New York Mets' Brandon Nimmo hits a solo home run...

New York Mets' Brandon Nimmo hits a solo home run against the Pittsburgh Pirates at Citi Field on Aug. 15, 2023. Credit: Kathleen Malone-Van Dyke

ST. LOUIS — A key to the best home run season of Brandon Nimmo’s life is a metaphor involving a Ferrari, a Honda and a box of tissues.

No, really. Stick with this one.

With six weeks remaining in the season, Nimmo entered Saturday with a career-high 18 home runs, two more than all of last year and one more than his previous best from 2018.

That is the result, he said, of conversations last year with hitting coach Jeremy Barnes, an offseason of reworking his swing with Barnes, and in recent months, continued tinkering and ultimately more balls landing on the other side of the fence.

And Nimmo believes there should be more to come.

“It’s always been inside of me,” he said. “It’s just unlocking it, essentially. Getting the most out of yourself.”

Barnes, new to the Mets’ major-league staff last year, noticed that Nimmo hit the ball about as hard as anybody on the team — almost as hard as Pete Alonso despite not having nearly the same slugger status — but too often the result was a routine ground ball that became an out.

So last winter, after Nimmo re-signed with the Mets for eight years and $162 million, they set out basically to make his movement at the plate more efficient.

“We were trying to shorten things up, cleaning some of the fat up out of the swing,” Nimmo said. “Jeremy saw from the metrics last year that I had more in the tank. He talked about how in the offseason we could try to be able to reach that potential a little bit more.”

The full explanation on what they changed involved a lot of technical terms — g-force, torque, kinematic sequence — related to the physics and biomechanics of it all. But fortunately, they had a simpler explanation for us laypeople.

Take it away, Brandon Nimmo.

“Think of a car,” he said, delving into a metaphor that Barnes said he has used for years. “You got a Ferrari engine in it. You can go 200 miles an hour. But you have Honda Accord brakes on it. You slam on the brakes to come to a stop, but you just skid to a stop.

“Think of having, like, a tissue box in the back seat, OK? If you have those Honda brakes and you come to a skidding stop, the tissues might fall onto the front of the seat or something.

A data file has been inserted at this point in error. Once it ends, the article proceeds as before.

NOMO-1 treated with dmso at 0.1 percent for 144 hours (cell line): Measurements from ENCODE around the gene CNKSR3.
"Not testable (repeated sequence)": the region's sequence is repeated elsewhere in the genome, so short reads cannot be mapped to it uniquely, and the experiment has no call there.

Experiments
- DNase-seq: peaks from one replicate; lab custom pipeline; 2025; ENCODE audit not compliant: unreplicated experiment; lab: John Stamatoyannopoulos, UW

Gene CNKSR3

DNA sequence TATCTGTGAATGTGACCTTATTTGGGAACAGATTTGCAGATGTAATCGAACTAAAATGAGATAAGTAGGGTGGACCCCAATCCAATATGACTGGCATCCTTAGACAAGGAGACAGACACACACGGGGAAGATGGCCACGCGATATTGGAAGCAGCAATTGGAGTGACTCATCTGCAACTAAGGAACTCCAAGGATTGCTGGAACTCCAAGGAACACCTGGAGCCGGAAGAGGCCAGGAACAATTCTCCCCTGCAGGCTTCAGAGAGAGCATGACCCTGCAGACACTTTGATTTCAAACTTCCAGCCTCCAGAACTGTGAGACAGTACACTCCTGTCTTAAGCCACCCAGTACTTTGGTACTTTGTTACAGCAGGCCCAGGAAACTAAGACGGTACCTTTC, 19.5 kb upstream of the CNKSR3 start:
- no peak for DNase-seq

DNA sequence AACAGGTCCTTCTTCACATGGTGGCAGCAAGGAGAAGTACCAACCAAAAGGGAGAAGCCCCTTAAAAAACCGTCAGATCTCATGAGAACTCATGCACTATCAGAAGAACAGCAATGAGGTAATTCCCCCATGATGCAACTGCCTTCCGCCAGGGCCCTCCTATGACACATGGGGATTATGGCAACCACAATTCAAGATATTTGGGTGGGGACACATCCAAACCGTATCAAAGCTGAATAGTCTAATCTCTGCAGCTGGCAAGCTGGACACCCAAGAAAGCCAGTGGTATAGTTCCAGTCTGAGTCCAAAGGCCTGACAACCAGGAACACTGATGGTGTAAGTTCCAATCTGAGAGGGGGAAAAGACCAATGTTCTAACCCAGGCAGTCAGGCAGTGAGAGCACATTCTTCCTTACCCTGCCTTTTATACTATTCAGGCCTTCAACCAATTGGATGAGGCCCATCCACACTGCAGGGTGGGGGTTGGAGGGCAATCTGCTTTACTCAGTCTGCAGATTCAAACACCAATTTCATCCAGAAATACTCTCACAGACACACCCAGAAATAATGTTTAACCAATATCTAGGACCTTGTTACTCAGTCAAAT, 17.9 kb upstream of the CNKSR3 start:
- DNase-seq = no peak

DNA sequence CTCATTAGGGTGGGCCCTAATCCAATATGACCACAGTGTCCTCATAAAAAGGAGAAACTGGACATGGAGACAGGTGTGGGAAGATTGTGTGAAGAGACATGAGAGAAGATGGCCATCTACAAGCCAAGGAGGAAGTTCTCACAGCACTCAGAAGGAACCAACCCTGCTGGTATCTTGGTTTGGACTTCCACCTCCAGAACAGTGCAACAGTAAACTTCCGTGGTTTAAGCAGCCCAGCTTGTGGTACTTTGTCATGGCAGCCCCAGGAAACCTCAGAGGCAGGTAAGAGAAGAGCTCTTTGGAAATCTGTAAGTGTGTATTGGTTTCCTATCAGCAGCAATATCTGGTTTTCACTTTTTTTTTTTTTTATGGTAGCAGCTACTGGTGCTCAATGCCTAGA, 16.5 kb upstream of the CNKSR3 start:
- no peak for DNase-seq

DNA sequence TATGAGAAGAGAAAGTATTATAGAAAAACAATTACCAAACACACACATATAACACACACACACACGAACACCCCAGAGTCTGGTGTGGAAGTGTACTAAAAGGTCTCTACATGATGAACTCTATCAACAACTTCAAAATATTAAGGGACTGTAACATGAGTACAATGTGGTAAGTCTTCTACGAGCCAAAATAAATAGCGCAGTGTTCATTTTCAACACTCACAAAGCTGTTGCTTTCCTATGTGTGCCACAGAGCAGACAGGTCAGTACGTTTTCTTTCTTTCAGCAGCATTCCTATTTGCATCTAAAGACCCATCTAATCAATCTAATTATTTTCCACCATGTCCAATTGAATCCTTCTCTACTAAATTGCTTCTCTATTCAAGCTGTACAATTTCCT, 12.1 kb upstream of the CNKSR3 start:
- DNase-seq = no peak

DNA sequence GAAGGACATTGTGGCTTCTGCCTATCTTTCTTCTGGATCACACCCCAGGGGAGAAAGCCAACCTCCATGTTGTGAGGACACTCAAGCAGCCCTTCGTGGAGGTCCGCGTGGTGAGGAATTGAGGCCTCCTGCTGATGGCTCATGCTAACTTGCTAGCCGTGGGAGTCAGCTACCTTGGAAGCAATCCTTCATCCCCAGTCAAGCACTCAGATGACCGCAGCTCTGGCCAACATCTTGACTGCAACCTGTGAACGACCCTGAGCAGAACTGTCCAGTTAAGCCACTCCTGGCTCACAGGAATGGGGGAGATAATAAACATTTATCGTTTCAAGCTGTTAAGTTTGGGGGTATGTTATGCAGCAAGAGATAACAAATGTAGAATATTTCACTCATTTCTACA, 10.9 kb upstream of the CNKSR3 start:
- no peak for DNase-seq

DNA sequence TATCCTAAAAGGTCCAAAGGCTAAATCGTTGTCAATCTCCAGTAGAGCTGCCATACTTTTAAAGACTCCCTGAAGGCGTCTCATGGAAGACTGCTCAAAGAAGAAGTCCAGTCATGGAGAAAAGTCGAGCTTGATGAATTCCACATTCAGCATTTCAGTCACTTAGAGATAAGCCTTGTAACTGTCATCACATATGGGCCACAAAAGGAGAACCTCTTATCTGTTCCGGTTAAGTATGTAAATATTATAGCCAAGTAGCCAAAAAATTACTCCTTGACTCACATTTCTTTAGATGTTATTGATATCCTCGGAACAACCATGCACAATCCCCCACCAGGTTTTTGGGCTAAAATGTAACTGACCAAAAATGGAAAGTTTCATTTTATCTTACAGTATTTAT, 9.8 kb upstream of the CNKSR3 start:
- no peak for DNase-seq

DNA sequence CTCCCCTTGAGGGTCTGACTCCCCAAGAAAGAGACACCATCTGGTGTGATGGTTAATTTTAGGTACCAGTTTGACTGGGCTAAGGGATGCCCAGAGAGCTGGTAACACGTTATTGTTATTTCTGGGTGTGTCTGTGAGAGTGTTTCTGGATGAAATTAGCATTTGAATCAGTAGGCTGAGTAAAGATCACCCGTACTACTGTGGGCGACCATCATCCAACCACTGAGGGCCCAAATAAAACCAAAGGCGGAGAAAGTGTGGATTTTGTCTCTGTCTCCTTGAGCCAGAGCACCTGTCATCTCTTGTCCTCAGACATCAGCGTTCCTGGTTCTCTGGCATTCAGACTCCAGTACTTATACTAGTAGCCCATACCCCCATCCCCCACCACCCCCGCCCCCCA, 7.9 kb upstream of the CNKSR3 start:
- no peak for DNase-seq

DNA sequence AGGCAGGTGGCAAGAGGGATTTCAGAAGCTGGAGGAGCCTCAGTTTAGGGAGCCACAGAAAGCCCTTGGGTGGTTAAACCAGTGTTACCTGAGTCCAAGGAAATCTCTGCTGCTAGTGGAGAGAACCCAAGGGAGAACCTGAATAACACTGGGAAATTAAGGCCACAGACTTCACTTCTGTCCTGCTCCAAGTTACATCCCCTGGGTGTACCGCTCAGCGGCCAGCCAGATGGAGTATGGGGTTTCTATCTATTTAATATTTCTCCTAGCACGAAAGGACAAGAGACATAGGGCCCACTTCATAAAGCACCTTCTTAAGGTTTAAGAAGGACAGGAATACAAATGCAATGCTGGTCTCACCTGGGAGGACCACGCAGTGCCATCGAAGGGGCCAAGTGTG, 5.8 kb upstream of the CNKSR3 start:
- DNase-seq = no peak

“But if you have the Ferrari brakes on there and you come to a stop in a 10th of a second, that tissue box is going to slam forward into the windshield.”

Nimmo’s body, specifically what he called his “very strong” core, is the Ferrari engine. When he turns his legs, hips and torso as a pitch approaches the plate, he generates immense power. That is good.

The problem was his Honda brakes, his front (right) side. He wasn’t halting quickly enough, which wasted some of the power he had created. That was bad.

Nimmo’s hands are the tissue box. By slamming his brakes — stopping his front side — the energy transfers up to his hands, which carry the bat through the strike zone, colliding with the baseball in a more powerful, destructive way.

Boom, homers.

“They were telling me, you have a Ferrari engine,” Nimmo said. “But you’re using Honda brakes right now. So let’s work on you putting the brakes on better so that you can use your Ferrari engine to send your hands forward.”

Barnes said: “It’s that general concept. It’s a little more complex with that. But we want to get everything going to his hands.”

This season, Nimmo has hit the ball at an average of 91.8 mph — best among Mets regulars and a notable jump up from his 89.4 mph last year.

Along the way, he has hit ground balls less frequently and line drives and fly balls more frequently. Some of his batted balls that were doubles last year have become home runs this year.

“We can tap into this power and play more of a line-drive game,” Barnes said. “It’s not that I want him to hit 800 homers and sell out for one thing. He has a skill set where he can spray line drives all over the park, and that will also lead to homers.”

All that has changed how Nimmo views himself as a hitter because it has changed how pitchers approach him. If he, say, bats with two outs and nobody on, the worst-case scenario for the other team used to be a slap single, maybe a double, Nimmo explained. But now he can go deep with greater ease. The pitcher has to be more careful, and as manager Buck Showalter has said, a pitcher trying to be careful tends to make the most mistakes.

“Other teams, I’ve seen a focus on covering the gap, because that’s normally where I am,” Nimmo said. “But when I’m hitting it over the fence, now you can’t catch those anymore.”

In the future, when slamming the Ferrari brakes is even more natural, Nimmo could find yet more power.

“He keeps tapping into this superpower,” Barnes said. “He’s a freakish player that has a lot of ability. We’re trying to let him tap into that more often .  .  . He’s a Ferrari. He needs to play like a Ferrari.”

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